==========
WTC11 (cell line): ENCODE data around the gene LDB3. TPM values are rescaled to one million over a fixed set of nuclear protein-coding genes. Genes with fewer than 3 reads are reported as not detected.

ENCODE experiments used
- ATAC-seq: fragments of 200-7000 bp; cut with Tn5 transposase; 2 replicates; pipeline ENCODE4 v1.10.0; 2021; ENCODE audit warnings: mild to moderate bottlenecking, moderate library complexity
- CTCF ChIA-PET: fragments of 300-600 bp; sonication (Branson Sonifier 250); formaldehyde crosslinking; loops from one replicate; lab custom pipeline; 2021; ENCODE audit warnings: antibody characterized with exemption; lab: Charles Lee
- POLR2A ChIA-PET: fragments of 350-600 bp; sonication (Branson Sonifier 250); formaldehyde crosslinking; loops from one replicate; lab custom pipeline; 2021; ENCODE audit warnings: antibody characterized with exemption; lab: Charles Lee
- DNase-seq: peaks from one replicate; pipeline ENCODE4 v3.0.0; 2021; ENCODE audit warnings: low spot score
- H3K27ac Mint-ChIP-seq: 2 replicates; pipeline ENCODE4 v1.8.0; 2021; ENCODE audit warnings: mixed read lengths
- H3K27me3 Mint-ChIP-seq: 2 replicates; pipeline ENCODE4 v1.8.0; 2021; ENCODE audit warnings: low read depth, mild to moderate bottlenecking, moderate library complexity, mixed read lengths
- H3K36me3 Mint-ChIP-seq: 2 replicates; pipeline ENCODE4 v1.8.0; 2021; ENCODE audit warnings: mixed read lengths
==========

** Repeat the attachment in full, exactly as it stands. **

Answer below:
WTC11 (cell line): ENCODE data around the gene LDB3. TPM values are rescaled to one million over a fixed set of nuclear protein-coding genes. Genes with fewer than 3 reads are reported as not detected.

ENCODE experiments used
- ATAC-seq: fragments of 200-7000 bp; cut with Tn5 transposase; 2 replicates; pipeline ENCODE4 v1.10.0; 2021; ENCODE audit warnings: mild to moderate bottlenecking, moderate library complexity
- CTCF ChIA-PET: fragments of 300-600 bp; sonication (Branson Sonifier 250); formaldehyde crosslinking; loops from one replicate; lab custom pipeline; 2021; ENCODE audit warnings: antibody characterized with exemption; lab: Charles Lee
- POLR2A ChIA-PET: fragments of 350-600 bp; sonication (Branson Sonifier 250); formaldehyde crosslinking; loops from one replicate; lab custom pipeline; 2021; ENCODE audit warnings: antibody characterized with exemption; lab: Charles Lee
- DNase-seq: peaks from one replicate; pipeline ENCODE4 v3.0.0; 2021; ENCODE audit warnings: low spot score
- H3K27ac Mint-ChIP-seq: 2 replicates; pipeline ENCODE4 v1.8.0; 2021; ENCODE audit warnings: mixed read lengths
- H3K27me3 Mint-ChIP-seq: 2 replicates; pipeline ENCODE4 v1.8.0; 2021; ENCODE audit warnings: low read depth, mild to moderate bottlenecking, moderate library complexity, mixed read lengths
- H3K36me3 Mint-ChIP-seq: 2 replicates; pipeline ENCODE4 v1.8.0; 2021; ENCODE audit warnings: mixed read lengths